Objectives: To provide data on the incidence of HIV infection among repeat testers with sexually transmitted diseases (STD) in Italy.
Design: Retrospective longitudinal study.
Methods: Study participants, enrolled by 47 STD centres throughout Italy, included individuals with a newly diagnosed STD who were tested for HIV at the time of the STD diagnosis and who had a previous documented HIV-negative test. ‚Seroconverters‚ were defined as those individuals who tested HIV-positive at the time of the STD diagnosis. The cumulative and the annual incidence of HIV in this population were estimated.
Results: Of 1950 patients, 47 were seroconverters, with an incidence rate of 1.7 per 100 person-years (PY) (95% confidence interval, 1.2-2.2). HIV incidence was higher among males than among females (2.5 versus 0.6 per 100 PY). The highest incidence rate was found among homosexual injecting drug users (IDU) (13.8 per 100 PY), whereas the lowest rate was observed among heterosexual non-IDU (0.4 per 100 PY). The annual incidence decreased from 1.8 per 100 PY in 1989 to 0.9 per 100 PY in 1996.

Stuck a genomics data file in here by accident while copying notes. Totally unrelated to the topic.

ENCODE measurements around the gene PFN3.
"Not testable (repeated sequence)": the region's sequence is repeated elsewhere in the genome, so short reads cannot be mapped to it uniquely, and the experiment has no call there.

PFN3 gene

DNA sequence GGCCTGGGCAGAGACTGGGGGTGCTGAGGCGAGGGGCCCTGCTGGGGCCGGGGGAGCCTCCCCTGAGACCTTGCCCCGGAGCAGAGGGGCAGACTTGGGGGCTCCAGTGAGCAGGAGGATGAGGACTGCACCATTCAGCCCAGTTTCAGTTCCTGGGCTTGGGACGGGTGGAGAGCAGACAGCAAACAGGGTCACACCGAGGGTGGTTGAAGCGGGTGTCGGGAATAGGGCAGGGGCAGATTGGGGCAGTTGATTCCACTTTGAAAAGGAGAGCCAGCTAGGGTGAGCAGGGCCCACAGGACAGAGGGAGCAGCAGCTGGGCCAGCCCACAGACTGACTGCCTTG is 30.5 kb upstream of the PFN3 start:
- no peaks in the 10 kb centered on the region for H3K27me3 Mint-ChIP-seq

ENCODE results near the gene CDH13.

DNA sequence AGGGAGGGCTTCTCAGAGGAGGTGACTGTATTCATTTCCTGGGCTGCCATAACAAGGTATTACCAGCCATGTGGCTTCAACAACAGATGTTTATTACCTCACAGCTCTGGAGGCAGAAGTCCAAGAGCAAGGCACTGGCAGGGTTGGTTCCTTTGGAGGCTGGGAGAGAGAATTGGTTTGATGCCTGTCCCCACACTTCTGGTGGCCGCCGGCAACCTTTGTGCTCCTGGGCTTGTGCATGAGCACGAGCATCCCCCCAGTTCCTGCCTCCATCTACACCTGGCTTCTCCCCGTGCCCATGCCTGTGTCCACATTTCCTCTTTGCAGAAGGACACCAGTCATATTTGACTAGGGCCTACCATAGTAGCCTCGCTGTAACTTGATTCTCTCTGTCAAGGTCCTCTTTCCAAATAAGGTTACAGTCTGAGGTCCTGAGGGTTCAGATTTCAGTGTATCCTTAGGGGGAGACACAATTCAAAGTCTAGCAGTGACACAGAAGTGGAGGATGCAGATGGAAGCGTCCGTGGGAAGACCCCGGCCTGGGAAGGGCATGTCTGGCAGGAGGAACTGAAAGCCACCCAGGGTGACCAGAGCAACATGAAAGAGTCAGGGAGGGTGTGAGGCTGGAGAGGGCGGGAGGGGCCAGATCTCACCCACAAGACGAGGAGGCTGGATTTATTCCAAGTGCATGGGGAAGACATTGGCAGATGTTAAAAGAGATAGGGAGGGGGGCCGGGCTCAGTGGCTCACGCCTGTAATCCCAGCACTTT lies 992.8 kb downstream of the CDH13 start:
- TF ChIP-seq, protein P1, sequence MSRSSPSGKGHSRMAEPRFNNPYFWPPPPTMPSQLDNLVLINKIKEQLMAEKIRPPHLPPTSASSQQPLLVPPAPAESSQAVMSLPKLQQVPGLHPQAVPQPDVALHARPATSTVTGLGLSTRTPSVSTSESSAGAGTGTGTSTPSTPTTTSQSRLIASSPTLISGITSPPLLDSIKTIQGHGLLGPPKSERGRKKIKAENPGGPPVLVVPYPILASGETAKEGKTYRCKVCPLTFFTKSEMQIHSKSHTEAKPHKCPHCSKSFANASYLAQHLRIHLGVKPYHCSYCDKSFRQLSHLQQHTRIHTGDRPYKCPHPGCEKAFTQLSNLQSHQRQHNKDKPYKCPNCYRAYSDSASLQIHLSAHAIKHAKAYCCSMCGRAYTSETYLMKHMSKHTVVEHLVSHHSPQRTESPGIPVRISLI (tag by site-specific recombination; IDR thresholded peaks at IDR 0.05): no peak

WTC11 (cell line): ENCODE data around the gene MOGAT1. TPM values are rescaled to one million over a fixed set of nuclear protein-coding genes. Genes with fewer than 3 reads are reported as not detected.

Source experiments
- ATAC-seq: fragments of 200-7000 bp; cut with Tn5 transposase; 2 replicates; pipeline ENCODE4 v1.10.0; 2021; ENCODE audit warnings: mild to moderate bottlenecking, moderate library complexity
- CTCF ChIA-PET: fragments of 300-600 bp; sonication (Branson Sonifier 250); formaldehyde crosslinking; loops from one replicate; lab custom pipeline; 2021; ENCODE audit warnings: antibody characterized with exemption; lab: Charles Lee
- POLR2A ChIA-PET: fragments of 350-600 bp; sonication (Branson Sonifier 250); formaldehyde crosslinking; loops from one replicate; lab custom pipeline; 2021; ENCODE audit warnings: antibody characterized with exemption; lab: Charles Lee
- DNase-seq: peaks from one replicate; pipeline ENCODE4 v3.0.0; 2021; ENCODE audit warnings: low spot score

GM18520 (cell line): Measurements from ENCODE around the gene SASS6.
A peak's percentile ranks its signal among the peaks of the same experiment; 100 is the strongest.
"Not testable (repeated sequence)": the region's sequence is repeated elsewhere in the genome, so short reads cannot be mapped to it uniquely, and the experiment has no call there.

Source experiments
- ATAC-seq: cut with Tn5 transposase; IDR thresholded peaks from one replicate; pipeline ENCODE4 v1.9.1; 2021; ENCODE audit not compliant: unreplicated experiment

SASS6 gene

Conclusions: Our results show that new HIV infections have occurred among STD patients in Italy since 1988, although a clear decrease in incidence has occurred since 1989. However, the rate of seroconversion appears to be alarmingly high in some high-risk groups. These findings suggest that there is a need for continued monitoring of new HIV infections among STD patients, and these individuals may represent a useful sentinel population for a better understanding of the HIV epidemic.
From the National AIDS Centre, Laboratory of Epidemiology and Biostatistics, Istituto Superiore di Sanità, Rome, Italy, the *Department of Medical Ecology and Health Administration, Hebrew University, Hadssah School of Public Health, Jerusalem, Israel. †See Appendix.
Requests for reprints to: B. Suligoi, Centro Operativo AIDS, Istituto Superiore di Sanità, Vle. Regina Elena 299, 00161 Rome, Italy.
Date of receipt: 28 May 1998; revised: 5 February 1999; accepted: 11 February 1999.